In response to allegations of rule violations by the Financial Industry Regulatory Authority ("FINRA") but without admitting or denying the findings, Jason Pedigo proposed a settlement pursuant to a Letter Of Acceptance, Waiver And Consent ("AWC"), which self-regulatory organization accepted. In the Matter of Jason Pedigo, Respondent (AWC/2010025512501, September 15, 2011).
Pedigo entered the securities industry in April 2005 and subsequently became associated with four FINRA member firms, including Investment Professionals, Inc. ("IPI") from July 2006 to October 2010. Pedigo obtained Series 7, 31, and 66 securities licenses; and he had no prior disciplinary history.
According to the AWC, WL was a customer of Pedigo's at IPI. Pedigo claimed that in mid-August 2009, WL decided to purchase a fixed annuity, which the customer instructed Pedigo to purchase on August 31, 2009. Apparently in keeping with WL's instructions, on August 31, 2009, Pedigo submitted a fixed annuity contract for the customer with the Pacific Life Insurance Company ("Pacific Life"). Thereafter, Pacific Life issued the annuity contract and sent it to Pedigo in accordance with its selling agreement.
All well and fine and, frankly, quite mundane - except for this one, teeny weenie little old wrinkle: WL died on August 20, 2009.
Not surprisingly, Pacific Life never received WL's executed "Annuity Contract Confirmation" ("ACC"). I mean, sure, it's got to be difficult for a deceased individual to actually sign a contract confirming a purchase made after he died. However, mind you, on Wall Street, such things are not necessarily impossible. On the Street there's difficult and then there's impossible. Considering all the alchemy and voodoo that is part of the securities business, I'm figuring that getting a dead client to sign a confirmation of purchase is difficult, maybe even pretty difficult, but not impossible. All you need is a pen. Big deal. We could easily make this happen.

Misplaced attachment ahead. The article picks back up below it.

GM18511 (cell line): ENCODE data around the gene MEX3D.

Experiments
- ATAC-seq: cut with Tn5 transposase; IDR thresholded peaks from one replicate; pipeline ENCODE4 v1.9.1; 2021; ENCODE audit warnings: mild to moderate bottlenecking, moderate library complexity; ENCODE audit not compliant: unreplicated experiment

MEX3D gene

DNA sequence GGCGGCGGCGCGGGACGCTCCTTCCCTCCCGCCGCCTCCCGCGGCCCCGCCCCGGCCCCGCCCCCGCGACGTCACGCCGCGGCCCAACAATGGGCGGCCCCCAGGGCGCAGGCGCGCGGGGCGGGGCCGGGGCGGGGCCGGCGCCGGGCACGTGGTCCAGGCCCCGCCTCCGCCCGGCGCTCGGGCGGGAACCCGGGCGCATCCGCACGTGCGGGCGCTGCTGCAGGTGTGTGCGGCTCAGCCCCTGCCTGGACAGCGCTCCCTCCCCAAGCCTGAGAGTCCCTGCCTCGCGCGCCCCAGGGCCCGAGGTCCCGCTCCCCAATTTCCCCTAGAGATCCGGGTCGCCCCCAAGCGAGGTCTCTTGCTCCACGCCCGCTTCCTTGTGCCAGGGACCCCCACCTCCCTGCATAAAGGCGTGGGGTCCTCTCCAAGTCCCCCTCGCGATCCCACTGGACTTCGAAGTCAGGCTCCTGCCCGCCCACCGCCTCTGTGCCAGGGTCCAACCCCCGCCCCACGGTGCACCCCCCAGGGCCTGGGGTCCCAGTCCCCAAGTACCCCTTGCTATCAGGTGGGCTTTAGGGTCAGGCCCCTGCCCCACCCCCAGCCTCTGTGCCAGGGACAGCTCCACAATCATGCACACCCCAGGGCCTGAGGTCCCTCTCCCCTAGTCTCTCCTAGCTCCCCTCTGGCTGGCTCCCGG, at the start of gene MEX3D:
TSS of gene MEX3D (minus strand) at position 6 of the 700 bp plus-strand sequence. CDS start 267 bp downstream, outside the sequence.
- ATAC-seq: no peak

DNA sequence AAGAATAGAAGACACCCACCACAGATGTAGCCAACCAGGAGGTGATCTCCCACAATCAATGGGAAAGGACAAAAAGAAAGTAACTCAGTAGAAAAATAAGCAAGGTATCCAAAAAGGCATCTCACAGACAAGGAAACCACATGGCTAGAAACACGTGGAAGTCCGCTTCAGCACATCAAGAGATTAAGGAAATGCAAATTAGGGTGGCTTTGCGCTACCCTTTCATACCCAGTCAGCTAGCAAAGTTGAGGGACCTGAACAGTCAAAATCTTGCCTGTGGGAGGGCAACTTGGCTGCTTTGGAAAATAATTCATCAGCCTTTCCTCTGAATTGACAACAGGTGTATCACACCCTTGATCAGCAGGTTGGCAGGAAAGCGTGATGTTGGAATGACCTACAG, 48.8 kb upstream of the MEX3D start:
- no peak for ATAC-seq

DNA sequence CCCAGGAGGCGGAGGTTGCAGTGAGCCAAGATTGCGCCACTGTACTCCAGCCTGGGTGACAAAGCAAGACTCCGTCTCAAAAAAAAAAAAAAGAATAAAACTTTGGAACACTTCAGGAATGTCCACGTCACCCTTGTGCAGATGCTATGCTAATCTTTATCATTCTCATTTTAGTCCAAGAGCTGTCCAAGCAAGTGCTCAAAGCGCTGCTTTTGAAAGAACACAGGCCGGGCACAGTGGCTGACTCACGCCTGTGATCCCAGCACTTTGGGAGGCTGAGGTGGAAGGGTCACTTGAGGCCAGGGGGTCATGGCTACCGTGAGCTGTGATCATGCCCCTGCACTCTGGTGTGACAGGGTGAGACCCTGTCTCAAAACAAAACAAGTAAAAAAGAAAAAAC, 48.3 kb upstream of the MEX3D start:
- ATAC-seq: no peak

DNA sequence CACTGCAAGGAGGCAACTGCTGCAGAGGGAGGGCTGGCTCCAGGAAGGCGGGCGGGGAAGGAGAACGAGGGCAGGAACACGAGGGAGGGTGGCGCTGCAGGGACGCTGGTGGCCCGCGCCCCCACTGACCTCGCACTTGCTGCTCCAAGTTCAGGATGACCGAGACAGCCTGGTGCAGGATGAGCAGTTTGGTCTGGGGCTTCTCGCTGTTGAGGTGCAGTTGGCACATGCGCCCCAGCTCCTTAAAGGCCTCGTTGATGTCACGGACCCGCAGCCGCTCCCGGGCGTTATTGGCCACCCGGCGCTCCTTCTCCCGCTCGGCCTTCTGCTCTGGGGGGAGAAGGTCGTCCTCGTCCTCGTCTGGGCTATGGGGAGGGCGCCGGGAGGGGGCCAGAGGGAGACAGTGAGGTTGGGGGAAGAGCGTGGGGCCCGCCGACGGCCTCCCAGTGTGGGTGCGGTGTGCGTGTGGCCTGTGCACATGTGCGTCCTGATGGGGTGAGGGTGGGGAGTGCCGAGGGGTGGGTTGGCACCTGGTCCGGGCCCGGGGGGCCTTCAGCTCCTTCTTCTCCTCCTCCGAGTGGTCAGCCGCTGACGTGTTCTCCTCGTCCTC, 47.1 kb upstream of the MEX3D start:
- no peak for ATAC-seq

Pacific Life was quite persistent and the AWC alleged that the company mailed 11 letters to Pedigo requesting the return of WL's signed ACC.
On March 2, 2010, Pedigo contacted Pacific Life, informed the company that WL was deceased, and requested paperwork to submit a death claim. The AWC asserts that according to Pacific Life, it never received the death claim paperwork.
On August 26, 2010, about a year after WL's death and about a year after Pedigo submitted the fixed-annuity contract for the client, Pacific Life received a surrender request form and contacted Pedigo to inform him that a full surrender could not be processed. Why? Well, how about a little thing like WL was still dead. Just like Generalissimo Francisco Franco.
At this point, Pedigo had a number of options, some good, some bad. In the face of Pacific Life's refusal to process the surrender request because WL was dead, Pedigo decided to inform the company that, in fact, WL was still alive!
Ah ha! WL was no longer like Generalissimo Francisco Franco.
The AWC alleges that on August 30, 2010, Pedigo faxed Pacific Life an ACC purportedly signed by WL and dated September 8, 2009.
Okay, so, I'm flabbergasted by this.
In March 2010, Pedigo told Pacific Life that WL was dead, but in August 2010, the broker contended that the client was back among the living. Wow. Then it gets even more bizarre. In August 2010, Pedigo submits to Pacific Life an ACC that was supposedly signed by WL about 20 days after the client had died.
FINRA was not particularly impressed by the religious or supernatural possibilities of this case. In a somewhat grumpy, non-believer's sourpuss response, FINRA charged Pedigo with having violated its Rule 2010 and, in accordance with the AWC, Pedigo was barred from the industry.
Go figure, a broker brings a dead client back to life and the thanks that he gets for it is a Bar. No wonder so many stock brokers are leaving the industry. Too much damn regulation.